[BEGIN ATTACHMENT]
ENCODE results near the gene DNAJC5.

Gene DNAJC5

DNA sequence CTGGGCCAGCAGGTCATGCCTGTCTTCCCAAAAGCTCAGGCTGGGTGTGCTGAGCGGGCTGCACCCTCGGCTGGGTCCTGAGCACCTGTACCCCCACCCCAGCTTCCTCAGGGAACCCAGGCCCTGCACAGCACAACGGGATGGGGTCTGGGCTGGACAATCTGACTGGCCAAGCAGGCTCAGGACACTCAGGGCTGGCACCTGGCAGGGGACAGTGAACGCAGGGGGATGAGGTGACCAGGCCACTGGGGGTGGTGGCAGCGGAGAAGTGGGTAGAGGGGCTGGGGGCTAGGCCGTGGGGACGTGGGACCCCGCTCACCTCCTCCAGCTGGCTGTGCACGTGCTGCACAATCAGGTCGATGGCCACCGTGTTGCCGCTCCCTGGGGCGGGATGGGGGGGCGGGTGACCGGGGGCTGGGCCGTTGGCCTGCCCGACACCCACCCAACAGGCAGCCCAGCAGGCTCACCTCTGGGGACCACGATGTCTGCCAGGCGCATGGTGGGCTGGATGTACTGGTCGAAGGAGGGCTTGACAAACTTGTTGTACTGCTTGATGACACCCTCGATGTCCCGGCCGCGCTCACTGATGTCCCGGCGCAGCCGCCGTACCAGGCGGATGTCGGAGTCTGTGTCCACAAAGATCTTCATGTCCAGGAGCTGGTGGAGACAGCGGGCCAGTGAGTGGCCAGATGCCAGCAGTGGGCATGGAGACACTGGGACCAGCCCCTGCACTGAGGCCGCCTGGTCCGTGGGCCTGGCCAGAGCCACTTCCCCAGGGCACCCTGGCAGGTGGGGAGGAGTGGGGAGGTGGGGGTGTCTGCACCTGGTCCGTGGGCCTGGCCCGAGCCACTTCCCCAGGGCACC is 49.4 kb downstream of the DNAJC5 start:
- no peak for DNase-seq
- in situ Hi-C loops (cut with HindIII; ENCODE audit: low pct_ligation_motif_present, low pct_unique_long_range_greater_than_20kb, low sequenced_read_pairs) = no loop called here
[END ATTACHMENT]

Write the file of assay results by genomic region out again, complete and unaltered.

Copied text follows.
ENCODE results near the gene DNAJC5.

Gene DNAJC5

DNA sequence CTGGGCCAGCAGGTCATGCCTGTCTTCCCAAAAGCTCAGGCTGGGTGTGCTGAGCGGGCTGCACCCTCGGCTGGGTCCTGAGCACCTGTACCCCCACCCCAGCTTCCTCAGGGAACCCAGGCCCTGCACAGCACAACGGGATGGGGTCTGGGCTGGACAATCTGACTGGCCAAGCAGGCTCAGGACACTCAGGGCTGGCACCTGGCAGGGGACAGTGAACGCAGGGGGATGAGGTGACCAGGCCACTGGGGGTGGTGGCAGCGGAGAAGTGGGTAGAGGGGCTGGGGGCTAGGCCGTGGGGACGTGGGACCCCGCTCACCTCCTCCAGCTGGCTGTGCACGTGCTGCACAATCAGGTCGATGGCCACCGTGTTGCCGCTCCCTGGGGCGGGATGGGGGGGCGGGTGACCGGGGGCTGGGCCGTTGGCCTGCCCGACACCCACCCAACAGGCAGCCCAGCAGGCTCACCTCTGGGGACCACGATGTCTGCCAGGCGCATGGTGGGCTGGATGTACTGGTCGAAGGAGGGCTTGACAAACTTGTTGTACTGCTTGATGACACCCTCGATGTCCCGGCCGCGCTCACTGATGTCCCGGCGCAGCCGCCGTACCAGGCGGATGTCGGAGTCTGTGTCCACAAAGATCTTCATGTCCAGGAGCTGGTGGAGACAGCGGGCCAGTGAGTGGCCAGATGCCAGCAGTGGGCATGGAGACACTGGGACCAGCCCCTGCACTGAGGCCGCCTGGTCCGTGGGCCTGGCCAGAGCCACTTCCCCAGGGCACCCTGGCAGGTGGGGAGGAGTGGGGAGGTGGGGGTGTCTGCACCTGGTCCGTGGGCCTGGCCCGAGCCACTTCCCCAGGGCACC is 49.4 kb downstream of the DNAJC5 start:
- no peak for DNase-seq
- in situ Hi-C loops (cut with HindIII; ENCODE audit: low pct_ligation_motif_present, low pct_unique_long_range_greater_than_20kb, low sequenced_read_pairs) = no loop called here